Right now, the opposite is the case. The balance is weighted heavily in favour of being an employee, a prevailing condition that generally on its own makes small business tougher. It’s not just rigid industrial relations and overly generous unfair dismissal provisions, it is tax laws targeting independent contractors, restrictive migration and work safety rules making owners guilty unless proven innocent. 

A trend to bigger government is also part of this. Massive old industry subsidies are another.

That is not surprising from a government ruled by unions. Unions are the big winner in this environment. Big business pretends to complain at the margins, but bureaucracy and regulations are easier to deal with in large corporations, where everyone from the CEO down is, typically, an employee rather than an owner to any significant extent.

The outcome is not just short-term productivity issues. The longer a bias to employees remains in place, the more it becomes ingrained in our culture – taking us back to the 1970s when people seemed to think the country owed them a living.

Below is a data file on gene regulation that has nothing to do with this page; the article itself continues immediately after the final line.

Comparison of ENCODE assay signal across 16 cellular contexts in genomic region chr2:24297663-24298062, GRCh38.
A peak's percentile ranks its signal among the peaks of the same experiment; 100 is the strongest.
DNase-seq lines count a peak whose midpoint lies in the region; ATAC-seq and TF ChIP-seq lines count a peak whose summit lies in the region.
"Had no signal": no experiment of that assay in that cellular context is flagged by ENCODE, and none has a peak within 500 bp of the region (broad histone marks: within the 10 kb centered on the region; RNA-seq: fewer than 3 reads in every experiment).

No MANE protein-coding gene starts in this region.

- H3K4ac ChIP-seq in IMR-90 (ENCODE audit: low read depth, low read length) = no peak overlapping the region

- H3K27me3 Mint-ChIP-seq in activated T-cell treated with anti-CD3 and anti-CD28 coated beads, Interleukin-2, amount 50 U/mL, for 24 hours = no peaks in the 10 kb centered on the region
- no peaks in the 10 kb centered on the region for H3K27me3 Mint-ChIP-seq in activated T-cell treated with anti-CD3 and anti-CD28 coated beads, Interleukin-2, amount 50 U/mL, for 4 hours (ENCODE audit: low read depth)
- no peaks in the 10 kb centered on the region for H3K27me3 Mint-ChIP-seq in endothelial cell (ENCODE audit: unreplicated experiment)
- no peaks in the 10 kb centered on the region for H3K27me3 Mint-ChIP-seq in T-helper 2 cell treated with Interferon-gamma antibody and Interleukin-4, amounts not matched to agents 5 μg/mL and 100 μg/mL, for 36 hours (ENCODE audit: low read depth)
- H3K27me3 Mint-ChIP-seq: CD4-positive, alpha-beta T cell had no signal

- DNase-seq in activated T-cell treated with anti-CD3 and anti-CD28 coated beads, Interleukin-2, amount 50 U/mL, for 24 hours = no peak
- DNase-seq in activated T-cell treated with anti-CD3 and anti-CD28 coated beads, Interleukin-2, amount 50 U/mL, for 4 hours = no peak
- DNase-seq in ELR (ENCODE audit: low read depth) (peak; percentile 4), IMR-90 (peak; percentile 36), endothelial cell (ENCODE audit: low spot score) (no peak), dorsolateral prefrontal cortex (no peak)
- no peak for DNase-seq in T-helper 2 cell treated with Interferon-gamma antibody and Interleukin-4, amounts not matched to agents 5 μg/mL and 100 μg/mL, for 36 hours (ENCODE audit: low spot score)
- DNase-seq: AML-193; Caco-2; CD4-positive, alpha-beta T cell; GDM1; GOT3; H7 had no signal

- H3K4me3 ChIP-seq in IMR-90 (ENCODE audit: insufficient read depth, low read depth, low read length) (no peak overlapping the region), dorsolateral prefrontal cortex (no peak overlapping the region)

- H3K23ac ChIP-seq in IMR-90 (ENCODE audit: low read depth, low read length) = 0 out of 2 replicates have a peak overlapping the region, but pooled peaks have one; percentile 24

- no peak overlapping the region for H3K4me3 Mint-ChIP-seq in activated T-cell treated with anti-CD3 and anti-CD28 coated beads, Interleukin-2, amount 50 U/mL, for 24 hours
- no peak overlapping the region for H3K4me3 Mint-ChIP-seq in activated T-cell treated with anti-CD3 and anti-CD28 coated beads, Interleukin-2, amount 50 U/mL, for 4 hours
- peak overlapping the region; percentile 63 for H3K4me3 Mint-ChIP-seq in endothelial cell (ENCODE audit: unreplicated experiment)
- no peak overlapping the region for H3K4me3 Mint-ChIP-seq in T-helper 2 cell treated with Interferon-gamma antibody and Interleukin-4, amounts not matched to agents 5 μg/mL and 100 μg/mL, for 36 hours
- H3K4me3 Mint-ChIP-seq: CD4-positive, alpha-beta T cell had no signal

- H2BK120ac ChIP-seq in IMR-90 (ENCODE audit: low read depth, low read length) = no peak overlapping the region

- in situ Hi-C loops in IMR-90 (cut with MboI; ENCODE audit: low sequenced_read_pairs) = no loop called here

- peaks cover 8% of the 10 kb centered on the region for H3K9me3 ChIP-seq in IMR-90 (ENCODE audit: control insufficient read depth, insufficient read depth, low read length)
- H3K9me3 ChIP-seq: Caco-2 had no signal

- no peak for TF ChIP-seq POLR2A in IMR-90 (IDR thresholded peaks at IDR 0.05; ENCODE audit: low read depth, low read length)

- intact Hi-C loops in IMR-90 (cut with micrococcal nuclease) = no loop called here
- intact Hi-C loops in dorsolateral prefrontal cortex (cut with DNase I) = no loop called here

Employees can be entrepreneurial and big companies can be innovative, but if you want a dynamic economy that can reinvent itself you need a lot of small business to be constantly pushing the boundaries.

I recall a conversation with a local Labor power broker some years ago where he admitted his preference was to deal with big business, including multinationals. They tended to follow the rules, both the written and politically correct ones, which he said made it easier to do deals and get outcomes the (then) state government wanted.

The reference was really around mining companies, but the car industry is a good example.

This protected species is sucking billions in subsidies to keep certain jobs in certain electorates, but the profits go to multinationals. It is bizarre that an entirely foreign-owned industry, which employs fewer people than mining, gets massive subsidies while the only partly foreign-owned mining sector is expected to pay additional taxes. Why does Perth-based Fortescue Metals Group, for example, need to pay taxes to prop up Detroit-based Ford, especially when the US company is keeping workers from where they are needed, on FMG’s mine sites. 

The local car industry’s inflexibility is a result of these politically motivated subsidies which encourage workers who, in turn, knowing they are a protected species, to resist changes that would allow automobile manufacturers to be competitive. 

Or for other sectors to develop in areas where they can compete more naturally, without the burden of keeping a legacy industry on life support. 

• mark.pownall@wabn.com.au